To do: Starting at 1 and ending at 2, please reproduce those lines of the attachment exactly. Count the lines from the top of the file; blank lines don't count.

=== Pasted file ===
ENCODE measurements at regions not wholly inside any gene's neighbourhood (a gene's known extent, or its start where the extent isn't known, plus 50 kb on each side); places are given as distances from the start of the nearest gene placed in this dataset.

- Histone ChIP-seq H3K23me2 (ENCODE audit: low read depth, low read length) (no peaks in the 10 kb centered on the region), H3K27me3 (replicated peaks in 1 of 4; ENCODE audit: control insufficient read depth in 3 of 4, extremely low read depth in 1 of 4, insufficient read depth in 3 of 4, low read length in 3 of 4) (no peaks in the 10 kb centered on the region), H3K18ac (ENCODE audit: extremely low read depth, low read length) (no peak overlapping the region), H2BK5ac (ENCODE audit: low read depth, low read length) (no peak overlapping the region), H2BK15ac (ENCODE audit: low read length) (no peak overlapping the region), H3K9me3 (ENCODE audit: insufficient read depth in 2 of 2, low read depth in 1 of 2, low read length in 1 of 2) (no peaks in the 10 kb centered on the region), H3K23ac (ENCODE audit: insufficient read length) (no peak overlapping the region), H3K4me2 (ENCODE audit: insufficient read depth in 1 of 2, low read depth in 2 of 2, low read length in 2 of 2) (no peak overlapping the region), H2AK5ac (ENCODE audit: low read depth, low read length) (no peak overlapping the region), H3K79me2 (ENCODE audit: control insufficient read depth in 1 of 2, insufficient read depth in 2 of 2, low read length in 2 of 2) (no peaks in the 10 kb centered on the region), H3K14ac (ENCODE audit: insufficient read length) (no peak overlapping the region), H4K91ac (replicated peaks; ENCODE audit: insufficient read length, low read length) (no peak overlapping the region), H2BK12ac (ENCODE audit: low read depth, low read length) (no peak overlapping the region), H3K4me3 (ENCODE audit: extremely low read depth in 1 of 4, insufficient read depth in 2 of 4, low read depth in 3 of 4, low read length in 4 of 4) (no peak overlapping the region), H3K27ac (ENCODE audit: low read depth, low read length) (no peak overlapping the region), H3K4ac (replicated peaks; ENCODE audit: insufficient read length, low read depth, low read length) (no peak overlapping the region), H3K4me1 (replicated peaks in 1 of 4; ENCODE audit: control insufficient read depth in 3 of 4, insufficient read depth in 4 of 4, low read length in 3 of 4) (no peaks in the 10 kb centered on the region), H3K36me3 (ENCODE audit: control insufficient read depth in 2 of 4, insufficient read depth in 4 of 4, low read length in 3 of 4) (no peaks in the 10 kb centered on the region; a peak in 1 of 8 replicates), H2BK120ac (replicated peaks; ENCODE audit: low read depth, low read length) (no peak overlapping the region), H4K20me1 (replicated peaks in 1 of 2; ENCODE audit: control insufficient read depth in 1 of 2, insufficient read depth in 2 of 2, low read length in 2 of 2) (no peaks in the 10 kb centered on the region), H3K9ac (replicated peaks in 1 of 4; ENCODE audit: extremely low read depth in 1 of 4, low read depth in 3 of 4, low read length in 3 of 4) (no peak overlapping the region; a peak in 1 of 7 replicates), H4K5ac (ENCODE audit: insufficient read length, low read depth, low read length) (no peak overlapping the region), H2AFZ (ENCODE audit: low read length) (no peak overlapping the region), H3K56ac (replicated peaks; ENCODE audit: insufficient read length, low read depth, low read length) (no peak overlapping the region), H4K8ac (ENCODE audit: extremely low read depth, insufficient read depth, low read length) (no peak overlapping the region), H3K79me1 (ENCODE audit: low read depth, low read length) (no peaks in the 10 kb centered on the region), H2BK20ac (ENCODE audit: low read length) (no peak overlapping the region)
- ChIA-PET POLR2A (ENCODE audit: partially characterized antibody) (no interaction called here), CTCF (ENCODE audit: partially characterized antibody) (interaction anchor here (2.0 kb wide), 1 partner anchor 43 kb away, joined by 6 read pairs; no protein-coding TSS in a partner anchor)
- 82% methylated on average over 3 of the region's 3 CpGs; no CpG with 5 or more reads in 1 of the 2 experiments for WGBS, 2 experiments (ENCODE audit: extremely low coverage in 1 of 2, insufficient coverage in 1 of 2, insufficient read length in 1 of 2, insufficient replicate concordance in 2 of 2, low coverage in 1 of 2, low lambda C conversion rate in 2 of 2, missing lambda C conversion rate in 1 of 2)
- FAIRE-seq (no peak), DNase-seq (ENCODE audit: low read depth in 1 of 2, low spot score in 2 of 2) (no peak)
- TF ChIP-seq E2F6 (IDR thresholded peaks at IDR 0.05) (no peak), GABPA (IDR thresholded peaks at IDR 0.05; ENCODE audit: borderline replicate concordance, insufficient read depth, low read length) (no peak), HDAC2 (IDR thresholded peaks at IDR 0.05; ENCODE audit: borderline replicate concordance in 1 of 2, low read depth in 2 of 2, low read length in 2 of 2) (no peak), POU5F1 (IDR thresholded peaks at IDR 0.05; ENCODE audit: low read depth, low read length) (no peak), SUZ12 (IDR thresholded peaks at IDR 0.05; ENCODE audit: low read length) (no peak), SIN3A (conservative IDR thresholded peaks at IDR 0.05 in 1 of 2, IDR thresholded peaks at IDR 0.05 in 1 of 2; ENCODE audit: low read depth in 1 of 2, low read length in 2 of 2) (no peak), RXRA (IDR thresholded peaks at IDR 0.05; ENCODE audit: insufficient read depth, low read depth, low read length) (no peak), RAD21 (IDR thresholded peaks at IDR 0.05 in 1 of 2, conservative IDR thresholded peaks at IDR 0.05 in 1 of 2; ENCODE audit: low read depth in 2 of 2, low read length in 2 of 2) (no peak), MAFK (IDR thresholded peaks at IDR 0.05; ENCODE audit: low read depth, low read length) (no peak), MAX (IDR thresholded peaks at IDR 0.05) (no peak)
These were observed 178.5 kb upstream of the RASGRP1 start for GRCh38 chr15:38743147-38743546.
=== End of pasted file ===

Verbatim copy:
ENCODE measurements at regions not wholly inside any gene's neighbourhood (a gene's known extent, or its start where the extent isn't known, plus 50 kb on each side); places are given as distances from the start of the nearest gene placed in this dataset.

- Histone ChIP-seq H3K23me2 (ENCODE audit: low read depth, low read length) (no peaks in the 10 kb centered on the region), H3K27me3 (replicated peaks in 1 of 4; ENCODE audit: control insufficient read depth in 3 of 4, extremely low read depth in 1 of 4, insufficient read depth in 3 of 4, low read length in 3 of 4) (no peaks in the 10 kb centered on the region), H3K18ac (ENCODE audit: extremely low read depth, low read length) (no peak overlapping the region), H2BK5ac (ENCODE audit: low read depth, low read length) (no peak overlapping the region), H2BK15ac (ENCODE audit: low read length) (no peak overlapping the region), H3K9me3 (ENCODE audit: insufficient read depth in 2 of 2, low read depth in 1 of 2, low read length in 1 of 2) (no peaks in the 10 kb centered on the region), H3K23ac (ENCODE audit: insufficient read length) (no peak overlapping the region), H3K4me2 (ENCODE audit: insufficient read depth in 1 of 2, low read depth in 2 of 2, low read length in 2 of 2) (no peak overlapping the region), H2AK5ac (ENCODE audit: low read depth, low read length) (no peak overlapping the region), H3K79me2 (ENCODE audit: control insufficient read depth in 1 of 2, insufficient read depth in 2 of 2, low read length in 2 of 2) (no peaks in the 10 kb centered on the region), H3K14ac (ENCODE audit: insufficient read length) (no peak overlapping the region), H4K91ac (replicated peaks; ENCODE audit: insufficient read length, low read length) (no peak overlapping the region), H2BK12ac (ENCODE audit: low read depth, low read length) (no peak overlapping the region), H3K4me3 (ENCODE audit: extremely low read depth in 1 of 4, insufficient read depth in 2 of 4, low read depth in 3 of 4, low read length in 4 of 4) (no peak overlapping the region), H3K27ac (ENCODE audit: low read depth, low read length) (no peak overlapping the region), H3K4ac (replicated peaks; ENCODE audit: insufficient read length, low read depth, low read length) (no peak overlapping the region), H3K4me1 (replicated peaks in 1 of 4; ENCODE audit: control insufficient read depth in 3 of 4, insufficient read depth in 4 of 4, low read length in 3 of 4) (no peaks in the 10 kb centered on the region), H3K36me3 (ENCODE audit: control insufficient read depth in 2 of 4, insufficient read depth in 4 of 4, low read length in 3 of 4) (no peaks in the 10 kb centered on the region; a peak in 1 of 8 replicates), H2BK120ac (replicated peaks; ENCODE audit: low read depth, low read length) (no peak overlapping the region), H4K20me1 (replicated peaks in 1 of 2; ENCODE audit: control insufficient read depth in 1 of 2, insufficient read depth in 2 of 2, low read length in 2 of 2) (no peaks in the 10 kb centered on the region), H3K9ac (replicated peaks in 1 of 4; ENCODE audit: extremely low read depth in 1 of 4, low read depth in 3 of 4, low read length in 3 of 4) (no peak overlapping the region; a peak in 1 of 7 replicates), H4K5ac (ENCODE audit: insufficient read length, low read depth, low read length) (no peak overlapping the region), H2AFZ (ENCODE audit: low read length) (no peak overlapping the region), H3K56ac (replicated peaks; ENCODE audit: insufficient read length, low read depth, low read length) (no peak overlapping the region), H4K8ac (ENCODE audit: extremely low read depth, insufficient read depth, low read length) (no peak overlapping the region), H3K79me1 (ENCODE audit: low read depth, low read length) (no peaks in the 10 kb centered on the region), H2BK20ac (ENCODE audit: low read length) (no peak overlapping the region)